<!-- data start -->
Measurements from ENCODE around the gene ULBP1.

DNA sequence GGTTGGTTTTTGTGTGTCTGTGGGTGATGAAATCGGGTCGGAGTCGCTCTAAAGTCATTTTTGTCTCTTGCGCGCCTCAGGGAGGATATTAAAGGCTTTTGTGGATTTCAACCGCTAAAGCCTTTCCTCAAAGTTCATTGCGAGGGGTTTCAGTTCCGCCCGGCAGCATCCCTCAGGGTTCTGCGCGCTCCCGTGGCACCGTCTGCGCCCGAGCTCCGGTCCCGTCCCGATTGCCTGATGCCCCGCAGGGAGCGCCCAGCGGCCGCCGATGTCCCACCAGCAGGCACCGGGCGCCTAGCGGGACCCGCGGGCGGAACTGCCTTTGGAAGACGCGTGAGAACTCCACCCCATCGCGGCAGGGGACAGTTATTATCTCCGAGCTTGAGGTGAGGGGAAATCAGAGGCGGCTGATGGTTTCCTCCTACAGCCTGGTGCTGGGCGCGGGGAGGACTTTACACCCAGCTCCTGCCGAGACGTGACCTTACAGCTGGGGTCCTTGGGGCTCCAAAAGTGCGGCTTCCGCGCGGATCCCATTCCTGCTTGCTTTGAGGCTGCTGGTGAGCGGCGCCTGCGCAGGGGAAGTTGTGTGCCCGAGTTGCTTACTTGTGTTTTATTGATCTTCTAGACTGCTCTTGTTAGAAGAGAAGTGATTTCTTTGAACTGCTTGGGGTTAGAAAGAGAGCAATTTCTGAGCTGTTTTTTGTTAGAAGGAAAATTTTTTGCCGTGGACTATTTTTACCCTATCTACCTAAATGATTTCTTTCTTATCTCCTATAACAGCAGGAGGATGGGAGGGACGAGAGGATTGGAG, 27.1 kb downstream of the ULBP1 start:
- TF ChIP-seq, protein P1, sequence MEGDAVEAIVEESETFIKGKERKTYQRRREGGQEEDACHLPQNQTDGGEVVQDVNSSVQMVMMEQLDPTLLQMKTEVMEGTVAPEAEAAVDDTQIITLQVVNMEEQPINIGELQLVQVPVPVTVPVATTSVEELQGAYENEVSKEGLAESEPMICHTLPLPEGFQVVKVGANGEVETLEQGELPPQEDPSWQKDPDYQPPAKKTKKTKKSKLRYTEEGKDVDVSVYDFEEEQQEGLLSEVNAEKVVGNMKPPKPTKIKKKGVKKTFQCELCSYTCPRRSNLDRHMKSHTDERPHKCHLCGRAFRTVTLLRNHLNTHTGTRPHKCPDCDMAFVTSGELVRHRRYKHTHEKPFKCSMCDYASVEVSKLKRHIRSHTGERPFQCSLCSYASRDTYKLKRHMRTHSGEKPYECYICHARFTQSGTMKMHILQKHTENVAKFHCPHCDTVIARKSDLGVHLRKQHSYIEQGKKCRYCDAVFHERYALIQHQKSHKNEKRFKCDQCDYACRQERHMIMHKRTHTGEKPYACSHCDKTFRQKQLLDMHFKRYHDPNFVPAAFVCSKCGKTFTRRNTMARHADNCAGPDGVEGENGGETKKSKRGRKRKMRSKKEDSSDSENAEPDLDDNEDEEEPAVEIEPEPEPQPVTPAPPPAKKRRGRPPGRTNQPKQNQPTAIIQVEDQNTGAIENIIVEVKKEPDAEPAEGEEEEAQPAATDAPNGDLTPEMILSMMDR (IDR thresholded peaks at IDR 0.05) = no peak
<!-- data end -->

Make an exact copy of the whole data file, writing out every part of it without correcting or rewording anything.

Measurements from ENCODE around the gene ULBP1.

DNA sequence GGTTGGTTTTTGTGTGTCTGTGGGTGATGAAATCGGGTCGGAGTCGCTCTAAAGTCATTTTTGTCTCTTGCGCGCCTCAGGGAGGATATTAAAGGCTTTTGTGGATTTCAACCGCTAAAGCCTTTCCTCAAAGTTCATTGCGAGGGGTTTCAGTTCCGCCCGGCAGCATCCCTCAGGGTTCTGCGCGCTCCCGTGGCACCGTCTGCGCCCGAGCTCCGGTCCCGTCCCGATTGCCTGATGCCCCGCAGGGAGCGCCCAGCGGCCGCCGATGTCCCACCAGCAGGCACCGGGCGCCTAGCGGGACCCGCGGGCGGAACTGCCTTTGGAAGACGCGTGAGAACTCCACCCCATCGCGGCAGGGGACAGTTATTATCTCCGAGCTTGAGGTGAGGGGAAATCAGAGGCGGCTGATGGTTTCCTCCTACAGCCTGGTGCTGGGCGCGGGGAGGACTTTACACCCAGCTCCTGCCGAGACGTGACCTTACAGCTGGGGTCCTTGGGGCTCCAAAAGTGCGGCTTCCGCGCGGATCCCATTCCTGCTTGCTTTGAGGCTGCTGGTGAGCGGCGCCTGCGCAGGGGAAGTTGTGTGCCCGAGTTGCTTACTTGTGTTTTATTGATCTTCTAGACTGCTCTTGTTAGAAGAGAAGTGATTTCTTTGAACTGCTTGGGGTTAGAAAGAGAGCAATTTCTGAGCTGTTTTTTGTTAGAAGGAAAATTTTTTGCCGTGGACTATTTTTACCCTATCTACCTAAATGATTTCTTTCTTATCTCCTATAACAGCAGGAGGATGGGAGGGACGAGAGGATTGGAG, 27.1 kb downstream of the ULBP1 start:
- TF ChIP-seq, protein P1, sequence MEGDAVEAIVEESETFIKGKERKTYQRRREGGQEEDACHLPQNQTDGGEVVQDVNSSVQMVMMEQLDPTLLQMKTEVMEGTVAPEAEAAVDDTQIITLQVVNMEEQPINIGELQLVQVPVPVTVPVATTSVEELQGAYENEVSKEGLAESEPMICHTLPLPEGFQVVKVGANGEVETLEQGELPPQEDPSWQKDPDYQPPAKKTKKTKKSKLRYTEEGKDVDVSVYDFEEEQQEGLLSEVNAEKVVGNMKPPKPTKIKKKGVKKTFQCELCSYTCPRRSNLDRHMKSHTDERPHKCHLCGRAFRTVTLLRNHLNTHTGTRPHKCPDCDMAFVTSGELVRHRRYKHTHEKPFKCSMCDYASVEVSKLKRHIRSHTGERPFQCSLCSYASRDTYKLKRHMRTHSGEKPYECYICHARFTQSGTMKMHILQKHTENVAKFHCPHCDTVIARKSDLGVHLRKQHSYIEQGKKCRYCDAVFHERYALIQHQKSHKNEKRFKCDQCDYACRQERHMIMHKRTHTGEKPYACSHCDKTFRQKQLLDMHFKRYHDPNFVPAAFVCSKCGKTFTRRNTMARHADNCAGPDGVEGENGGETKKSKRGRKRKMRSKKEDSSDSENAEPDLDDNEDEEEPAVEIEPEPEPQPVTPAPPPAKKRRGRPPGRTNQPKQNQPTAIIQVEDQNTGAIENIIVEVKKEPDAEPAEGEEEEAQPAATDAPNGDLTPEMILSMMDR (IDR thresholded peaks at IDR 0.05) = no peak